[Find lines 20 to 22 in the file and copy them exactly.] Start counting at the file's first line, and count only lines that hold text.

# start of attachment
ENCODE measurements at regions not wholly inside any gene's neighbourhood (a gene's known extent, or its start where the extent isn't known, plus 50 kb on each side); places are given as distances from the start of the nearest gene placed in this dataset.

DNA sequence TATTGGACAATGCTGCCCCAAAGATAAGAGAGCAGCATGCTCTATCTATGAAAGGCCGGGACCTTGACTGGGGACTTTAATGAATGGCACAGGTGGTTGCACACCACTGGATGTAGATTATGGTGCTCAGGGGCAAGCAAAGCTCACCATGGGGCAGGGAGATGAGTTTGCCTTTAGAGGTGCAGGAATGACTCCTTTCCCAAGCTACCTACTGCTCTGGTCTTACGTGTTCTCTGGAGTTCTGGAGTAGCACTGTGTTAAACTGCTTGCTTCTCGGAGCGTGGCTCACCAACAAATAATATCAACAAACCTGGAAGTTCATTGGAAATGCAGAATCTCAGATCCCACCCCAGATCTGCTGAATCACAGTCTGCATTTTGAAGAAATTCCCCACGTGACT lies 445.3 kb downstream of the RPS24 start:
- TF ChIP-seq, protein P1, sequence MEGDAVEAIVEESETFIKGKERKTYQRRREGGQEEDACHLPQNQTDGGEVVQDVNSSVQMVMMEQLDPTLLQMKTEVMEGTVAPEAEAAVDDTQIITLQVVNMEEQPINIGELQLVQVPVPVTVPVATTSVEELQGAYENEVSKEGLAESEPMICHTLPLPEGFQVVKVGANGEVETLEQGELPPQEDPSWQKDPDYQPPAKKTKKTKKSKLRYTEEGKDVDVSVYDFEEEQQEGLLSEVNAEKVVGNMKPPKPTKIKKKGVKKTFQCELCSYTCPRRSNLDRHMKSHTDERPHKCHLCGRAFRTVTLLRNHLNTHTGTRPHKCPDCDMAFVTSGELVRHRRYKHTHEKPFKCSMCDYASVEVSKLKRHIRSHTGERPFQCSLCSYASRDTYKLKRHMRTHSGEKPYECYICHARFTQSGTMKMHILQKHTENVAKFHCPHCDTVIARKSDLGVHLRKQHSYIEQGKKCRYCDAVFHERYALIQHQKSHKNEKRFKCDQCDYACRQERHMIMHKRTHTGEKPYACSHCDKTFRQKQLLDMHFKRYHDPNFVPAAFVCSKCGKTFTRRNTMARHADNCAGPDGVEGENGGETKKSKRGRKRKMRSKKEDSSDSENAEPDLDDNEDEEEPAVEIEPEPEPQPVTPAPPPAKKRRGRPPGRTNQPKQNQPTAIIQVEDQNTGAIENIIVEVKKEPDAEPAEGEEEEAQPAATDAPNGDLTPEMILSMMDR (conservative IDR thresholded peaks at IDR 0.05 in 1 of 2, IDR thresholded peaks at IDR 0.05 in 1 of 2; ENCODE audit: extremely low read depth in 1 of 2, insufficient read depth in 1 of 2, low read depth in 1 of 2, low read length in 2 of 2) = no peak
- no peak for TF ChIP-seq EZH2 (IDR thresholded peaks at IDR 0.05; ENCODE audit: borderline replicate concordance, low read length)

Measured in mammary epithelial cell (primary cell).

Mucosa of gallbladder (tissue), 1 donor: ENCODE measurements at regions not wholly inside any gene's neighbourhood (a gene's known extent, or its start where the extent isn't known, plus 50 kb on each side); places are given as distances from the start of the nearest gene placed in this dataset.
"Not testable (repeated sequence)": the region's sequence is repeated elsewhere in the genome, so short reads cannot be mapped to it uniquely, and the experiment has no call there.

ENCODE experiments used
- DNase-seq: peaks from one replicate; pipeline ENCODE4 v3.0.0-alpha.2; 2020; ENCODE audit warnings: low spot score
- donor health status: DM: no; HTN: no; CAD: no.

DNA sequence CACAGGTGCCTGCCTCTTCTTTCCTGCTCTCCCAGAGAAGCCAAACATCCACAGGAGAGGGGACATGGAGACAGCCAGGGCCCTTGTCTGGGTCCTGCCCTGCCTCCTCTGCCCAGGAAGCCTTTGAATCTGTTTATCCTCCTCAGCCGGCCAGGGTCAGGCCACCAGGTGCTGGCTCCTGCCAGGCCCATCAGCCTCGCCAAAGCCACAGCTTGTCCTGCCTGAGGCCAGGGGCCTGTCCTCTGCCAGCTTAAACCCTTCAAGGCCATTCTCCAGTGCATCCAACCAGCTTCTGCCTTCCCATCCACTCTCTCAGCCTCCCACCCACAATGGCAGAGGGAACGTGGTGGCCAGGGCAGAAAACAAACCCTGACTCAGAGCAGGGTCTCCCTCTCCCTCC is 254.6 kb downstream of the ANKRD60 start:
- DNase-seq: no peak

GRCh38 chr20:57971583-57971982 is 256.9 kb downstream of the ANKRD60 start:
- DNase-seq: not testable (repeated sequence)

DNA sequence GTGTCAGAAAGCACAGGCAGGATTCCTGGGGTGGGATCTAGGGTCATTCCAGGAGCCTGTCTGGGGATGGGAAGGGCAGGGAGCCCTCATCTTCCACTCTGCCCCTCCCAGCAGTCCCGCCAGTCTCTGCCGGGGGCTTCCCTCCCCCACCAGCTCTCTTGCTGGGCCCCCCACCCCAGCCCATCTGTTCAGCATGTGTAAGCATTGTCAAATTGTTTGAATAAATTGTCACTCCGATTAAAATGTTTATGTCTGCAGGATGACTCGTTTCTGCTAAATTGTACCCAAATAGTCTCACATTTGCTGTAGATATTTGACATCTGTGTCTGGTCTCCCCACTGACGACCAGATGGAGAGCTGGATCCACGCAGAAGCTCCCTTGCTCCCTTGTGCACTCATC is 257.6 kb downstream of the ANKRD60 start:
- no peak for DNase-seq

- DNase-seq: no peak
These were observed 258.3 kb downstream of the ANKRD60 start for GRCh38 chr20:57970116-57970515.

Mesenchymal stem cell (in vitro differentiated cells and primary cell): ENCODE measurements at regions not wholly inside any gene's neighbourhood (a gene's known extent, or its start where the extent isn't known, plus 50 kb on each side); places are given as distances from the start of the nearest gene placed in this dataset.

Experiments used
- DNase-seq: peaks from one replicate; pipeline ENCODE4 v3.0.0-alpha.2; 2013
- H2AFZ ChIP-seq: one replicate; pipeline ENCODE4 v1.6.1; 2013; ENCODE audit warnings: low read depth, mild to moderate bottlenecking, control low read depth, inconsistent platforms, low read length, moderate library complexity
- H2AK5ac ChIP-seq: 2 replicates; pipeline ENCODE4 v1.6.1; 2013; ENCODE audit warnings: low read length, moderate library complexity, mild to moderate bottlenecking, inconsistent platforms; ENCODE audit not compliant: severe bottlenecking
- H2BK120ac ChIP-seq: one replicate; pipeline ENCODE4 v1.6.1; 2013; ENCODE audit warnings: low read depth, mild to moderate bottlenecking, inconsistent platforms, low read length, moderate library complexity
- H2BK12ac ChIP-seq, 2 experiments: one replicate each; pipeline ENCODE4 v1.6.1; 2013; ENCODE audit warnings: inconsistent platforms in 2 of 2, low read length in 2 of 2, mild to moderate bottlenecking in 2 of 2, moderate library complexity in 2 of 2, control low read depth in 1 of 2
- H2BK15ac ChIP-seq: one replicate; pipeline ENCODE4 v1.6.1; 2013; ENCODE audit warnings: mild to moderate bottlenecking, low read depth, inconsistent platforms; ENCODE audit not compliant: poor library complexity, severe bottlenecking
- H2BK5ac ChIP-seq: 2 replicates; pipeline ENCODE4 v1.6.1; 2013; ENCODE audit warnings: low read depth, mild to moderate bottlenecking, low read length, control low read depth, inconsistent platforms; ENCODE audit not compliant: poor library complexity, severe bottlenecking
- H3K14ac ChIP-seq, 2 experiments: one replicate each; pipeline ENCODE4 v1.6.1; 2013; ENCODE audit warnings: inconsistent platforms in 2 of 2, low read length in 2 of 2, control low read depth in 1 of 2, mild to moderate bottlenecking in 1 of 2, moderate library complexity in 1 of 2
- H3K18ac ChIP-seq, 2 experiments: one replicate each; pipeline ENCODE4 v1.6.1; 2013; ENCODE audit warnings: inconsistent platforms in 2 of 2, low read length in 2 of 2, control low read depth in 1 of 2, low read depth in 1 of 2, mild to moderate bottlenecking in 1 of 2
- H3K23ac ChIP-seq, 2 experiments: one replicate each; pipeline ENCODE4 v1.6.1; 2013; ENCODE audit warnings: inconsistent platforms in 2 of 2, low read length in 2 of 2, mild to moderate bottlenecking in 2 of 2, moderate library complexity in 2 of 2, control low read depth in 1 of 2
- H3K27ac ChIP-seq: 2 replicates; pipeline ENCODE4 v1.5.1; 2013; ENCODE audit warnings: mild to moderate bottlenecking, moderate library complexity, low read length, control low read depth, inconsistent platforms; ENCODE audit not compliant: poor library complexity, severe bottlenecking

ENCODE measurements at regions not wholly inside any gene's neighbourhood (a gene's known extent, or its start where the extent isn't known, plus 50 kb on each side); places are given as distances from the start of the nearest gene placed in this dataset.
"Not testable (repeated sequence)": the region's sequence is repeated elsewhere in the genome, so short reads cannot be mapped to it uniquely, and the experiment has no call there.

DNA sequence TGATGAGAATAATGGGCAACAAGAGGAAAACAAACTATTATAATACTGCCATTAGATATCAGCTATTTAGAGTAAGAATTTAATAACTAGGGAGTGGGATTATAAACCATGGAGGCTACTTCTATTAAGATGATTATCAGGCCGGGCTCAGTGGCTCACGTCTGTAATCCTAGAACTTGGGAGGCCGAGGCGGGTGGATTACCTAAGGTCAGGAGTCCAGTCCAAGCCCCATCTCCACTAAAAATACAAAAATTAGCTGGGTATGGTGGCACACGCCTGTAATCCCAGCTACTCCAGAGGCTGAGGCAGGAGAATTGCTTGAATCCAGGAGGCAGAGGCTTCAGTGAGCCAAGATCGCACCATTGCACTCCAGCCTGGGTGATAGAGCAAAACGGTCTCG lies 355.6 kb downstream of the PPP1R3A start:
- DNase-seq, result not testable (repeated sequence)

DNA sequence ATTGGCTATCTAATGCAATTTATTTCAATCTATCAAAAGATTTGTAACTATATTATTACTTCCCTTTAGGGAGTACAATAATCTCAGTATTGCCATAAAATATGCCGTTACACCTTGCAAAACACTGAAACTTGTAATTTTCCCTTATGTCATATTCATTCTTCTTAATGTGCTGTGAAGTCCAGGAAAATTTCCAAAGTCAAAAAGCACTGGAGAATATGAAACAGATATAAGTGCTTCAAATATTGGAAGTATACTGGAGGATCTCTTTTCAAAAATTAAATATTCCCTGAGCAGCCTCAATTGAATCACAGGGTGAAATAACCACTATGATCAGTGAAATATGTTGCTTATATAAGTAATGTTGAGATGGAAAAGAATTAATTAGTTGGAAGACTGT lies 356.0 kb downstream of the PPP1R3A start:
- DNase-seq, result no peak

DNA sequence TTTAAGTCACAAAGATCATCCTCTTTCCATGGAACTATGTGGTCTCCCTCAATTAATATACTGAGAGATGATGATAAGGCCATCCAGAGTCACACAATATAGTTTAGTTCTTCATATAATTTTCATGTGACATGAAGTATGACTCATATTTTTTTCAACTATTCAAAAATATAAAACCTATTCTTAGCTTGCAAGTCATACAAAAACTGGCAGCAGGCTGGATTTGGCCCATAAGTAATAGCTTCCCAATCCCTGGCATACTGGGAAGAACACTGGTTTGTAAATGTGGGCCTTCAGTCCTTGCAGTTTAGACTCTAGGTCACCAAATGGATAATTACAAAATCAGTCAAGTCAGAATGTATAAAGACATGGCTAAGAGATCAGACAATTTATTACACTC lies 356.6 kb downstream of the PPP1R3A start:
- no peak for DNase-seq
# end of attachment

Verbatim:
Experiments used
- DNase-seq: peaks from one replicate; pipeline ENCODE4 v3.0.0-alpha.2; 2013
- H2AFZ ChIP-seq: one replicate; pipeline ENCODE4 v1.6.1; 2013; ENCODE audit warnings: low read depth, mild to moderate bottlenecking, control low read depth, inconsistent platforms, low read length, moderate library complexity